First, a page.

Last month I was staying not far from the PW farm in Kincardine, ON, and jumped at the chance to see the farm in person. What transpired was a lovely visit, including good conversation with the owners, Ann and Eugene, a tour of the farm, and the chance to model their newest sweater designs in exchange for some yarn (look for me on the new sweater kits if you see their booth at Rhinebeck this year). The local/organic ham sandwich Ann made me for the drive back was a treat, too. Yum. Now for some photos:

A few members of the farm flock of Dorset sheep:

This chicken kept a close eye on me as I wandered near the coop:

The full palette of yarn colours, as seen in the foyer:

I also bought some roving, since I couldn’t resist the opportunity to spin some of their wool myself. It’s now spun, skeined, and waiting to be made into hats or mittens (or possibly sold as is).

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Clearly I deserve some sort of award for Blog Neglect, but the briefest of updates as to my goings-on in fibre arts these days:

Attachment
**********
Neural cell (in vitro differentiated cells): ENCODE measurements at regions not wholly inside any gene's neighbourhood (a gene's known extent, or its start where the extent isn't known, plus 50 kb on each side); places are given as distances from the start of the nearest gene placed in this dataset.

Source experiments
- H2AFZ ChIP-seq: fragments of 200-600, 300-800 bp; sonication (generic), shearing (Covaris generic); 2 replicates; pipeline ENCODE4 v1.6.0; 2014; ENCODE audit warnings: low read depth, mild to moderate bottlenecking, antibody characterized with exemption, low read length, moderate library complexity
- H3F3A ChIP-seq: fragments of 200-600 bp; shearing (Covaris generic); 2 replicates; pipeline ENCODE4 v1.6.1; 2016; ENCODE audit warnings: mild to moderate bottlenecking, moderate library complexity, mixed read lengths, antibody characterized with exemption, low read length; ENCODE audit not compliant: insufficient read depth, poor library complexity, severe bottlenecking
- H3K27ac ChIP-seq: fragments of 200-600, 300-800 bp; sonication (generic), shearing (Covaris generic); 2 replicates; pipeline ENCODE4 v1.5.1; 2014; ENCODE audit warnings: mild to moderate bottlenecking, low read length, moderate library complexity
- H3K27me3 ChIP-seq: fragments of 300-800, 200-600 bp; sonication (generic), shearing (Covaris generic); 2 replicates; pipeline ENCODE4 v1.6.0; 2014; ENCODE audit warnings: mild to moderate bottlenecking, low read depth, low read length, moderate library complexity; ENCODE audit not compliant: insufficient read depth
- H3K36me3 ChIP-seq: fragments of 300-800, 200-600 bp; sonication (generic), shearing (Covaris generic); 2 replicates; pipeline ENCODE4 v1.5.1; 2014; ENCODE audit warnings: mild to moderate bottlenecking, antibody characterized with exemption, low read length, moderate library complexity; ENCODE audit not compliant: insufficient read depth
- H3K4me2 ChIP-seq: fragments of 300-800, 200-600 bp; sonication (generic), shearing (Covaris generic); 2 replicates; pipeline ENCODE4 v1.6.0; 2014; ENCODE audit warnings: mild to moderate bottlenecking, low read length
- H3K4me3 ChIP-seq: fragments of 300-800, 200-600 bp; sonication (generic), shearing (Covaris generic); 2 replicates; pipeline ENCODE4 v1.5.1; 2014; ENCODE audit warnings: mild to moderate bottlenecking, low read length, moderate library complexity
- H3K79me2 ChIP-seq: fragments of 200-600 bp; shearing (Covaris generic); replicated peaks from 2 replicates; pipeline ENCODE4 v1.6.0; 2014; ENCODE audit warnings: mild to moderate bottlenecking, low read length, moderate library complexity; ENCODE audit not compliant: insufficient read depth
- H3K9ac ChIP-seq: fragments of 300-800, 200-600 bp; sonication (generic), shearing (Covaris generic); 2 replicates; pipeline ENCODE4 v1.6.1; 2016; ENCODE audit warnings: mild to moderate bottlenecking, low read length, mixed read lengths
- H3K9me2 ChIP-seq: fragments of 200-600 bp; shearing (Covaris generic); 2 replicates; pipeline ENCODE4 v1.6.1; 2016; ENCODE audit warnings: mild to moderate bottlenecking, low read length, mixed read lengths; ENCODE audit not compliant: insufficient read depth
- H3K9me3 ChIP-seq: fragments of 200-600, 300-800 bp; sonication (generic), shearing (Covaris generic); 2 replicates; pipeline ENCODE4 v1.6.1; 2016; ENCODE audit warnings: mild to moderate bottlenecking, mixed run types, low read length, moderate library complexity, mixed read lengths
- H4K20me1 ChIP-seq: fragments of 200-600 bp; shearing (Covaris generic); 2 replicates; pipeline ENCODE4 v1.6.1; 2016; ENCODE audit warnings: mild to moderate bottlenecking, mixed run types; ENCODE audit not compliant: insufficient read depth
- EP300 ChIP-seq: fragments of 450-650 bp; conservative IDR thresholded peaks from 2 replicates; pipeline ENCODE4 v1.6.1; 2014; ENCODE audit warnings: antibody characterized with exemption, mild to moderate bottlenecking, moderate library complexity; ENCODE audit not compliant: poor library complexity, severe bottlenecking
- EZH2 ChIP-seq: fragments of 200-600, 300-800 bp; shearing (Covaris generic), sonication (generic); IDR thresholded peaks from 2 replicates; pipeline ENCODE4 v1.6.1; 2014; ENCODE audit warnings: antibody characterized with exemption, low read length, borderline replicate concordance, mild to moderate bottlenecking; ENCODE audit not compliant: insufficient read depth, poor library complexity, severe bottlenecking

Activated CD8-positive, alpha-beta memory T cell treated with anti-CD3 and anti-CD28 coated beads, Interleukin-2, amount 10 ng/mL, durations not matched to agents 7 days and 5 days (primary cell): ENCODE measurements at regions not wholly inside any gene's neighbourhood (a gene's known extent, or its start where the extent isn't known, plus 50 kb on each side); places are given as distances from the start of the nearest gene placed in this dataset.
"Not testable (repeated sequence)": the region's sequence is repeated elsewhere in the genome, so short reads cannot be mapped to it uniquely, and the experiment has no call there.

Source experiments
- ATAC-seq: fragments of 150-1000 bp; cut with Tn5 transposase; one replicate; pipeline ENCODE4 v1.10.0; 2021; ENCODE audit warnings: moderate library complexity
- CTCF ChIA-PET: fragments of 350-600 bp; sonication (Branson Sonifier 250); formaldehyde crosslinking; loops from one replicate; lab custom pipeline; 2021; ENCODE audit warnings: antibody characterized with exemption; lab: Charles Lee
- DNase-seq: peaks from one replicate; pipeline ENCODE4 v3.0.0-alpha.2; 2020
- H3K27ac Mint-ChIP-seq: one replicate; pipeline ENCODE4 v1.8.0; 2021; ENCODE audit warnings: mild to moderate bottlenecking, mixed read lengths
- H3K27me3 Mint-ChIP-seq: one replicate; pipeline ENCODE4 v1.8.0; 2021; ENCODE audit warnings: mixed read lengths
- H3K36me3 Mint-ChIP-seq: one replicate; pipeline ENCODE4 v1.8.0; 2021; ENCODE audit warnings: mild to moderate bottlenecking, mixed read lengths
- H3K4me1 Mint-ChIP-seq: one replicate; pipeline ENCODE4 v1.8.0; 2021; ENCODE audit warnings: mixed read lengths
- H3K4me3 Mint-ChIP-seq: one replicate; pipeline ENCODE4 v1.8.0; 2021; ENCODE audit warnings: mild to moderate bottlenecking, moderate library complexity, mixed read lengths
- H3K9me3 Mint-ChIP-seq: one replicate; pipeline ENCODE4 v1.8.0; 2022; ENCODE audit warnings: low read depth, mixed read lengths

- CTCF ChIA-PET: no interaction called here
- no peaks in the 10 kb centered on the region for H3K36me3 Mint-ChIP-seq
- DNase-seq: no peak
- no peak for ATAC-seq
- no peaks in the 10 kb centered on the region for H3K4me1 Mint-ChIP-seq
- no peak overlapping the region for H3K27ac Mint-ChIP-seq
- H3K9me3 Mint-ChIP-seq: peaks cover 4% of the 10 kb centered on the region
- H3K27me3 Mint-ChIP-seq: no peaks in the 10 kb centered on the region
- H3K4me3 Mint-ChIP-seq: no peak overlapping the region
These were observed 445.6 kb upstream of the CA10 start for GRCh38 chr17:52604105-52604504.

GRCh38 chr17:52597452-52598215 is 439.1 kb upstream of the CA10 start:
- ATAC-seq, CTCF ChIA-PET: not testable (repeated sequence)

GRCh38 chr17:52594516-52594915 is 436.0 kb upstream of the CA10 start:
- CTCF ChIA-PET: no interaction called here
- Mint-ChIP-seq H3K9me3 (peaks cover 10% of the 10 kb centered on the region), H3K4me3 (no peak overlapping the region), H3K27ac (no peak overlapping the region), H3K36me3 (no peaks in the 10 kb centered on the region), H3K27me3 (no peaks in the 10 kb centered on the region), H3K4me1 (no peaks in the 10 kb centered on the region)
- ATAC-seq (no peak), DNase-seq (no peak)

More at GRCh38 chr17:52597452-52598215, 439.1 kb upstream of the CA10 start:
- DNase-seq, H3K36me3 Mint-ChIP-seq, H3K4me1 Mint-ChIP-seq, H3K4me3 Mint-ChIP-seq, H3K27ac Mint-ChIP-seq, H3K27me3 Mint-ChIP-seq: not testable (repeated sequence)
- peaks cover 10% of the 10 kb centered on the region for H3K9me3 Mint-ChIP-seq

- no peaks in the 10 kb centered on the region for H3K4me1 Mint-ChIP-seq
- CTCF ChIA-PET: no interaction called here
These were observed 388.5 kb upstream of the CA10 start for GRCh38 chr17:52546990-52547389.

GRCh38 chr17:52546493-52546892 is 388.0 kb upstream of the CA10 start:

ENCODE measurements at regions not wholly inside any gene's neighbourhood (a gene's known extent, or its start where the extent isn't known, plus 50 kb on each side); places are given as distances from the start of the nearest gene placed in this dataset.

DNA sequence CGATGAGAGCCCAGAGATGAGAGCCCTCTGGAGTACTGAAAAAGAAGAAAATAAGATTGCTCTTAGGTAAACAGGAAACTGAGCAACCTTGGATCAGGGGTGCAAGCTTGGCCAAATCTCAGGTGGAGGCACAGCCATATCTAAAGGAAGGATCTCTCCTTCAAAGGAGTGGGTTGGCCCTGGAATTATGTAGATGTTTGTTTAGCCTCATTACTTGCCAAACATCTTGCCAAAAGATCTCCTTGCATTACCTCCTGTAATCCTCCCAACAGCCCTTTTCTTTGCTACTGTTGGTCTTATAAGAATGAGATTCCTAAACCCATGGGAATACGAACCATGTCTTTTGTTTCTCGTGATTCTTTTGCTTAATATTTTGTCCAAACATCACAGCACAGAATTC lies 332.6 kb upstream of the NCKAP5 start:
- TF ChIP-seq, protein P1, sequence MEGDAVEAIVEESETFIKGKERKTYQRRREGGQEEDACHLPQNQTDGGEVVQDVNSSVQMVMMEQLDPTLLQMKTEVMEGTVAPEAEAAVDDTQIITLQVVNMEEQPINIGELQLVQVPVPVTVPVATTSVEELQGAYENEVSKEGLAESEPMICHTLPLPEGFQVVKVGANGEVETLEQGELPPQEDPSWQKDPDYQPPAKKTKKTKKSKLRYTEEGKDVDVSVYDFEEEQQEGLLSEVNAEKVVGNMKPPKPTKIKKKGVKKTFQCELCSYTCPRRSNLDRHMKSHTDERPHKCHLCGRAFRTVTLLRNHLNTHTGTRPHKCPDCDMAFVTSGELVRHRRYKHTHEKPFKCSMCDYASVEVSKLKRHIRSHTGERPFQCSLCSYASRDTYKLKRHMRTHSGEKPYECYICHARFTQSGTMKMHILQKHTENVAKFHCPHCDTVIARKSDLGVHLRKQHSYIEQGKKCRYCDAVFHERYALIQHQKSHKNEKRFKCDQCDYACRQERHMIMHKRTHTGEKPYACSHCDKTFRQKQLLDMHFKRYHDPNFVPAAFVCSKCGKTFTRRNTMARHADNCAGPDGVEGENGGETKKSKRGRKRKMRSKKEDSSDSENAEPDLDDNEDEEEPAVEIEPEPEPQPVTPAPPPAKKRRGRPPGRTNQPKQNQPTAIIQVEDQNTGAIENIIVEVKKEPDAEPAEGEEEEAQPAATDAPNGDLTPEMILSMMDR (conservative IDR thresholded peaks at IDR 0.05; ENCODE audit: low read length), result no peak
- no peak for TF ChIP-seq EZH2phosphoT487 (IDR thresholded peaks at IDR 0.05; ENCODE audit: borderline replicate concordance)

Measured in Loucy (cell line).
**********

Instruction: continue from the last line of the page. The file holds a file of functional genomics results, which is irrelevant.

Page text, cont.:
– More classes at Ariadne;

– Devoting time to building an inventory to sell at Puces Pop this October (hopefully);

– Handpainted spinning fibre. By me.

With all this going on, I think I need a real website…

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I’m excited to say that I will be teaching an intermediate level spinning class, Spin 102, at Ariadne Knits in June. Having taught a lot of people the basics of spinning, I’m happy the lovely ladies of Ariadne are having me back for a workshop on fine-tuning your spinning skills: it’ll cover different drafting styles, working with fibres other than wool, and other skills for creating the yarns you want. There will be lots of fun fibre to play with, including carbonised bamboo and hand-blended batts.

I’ve been having such a fun time teaching my learn-to-spin classes, so it’s great to be able to offer something at the next level. There’s another workshop in the works at Ariadne too… one on working with raw fleece and fibre preparation. Look for info on that next month!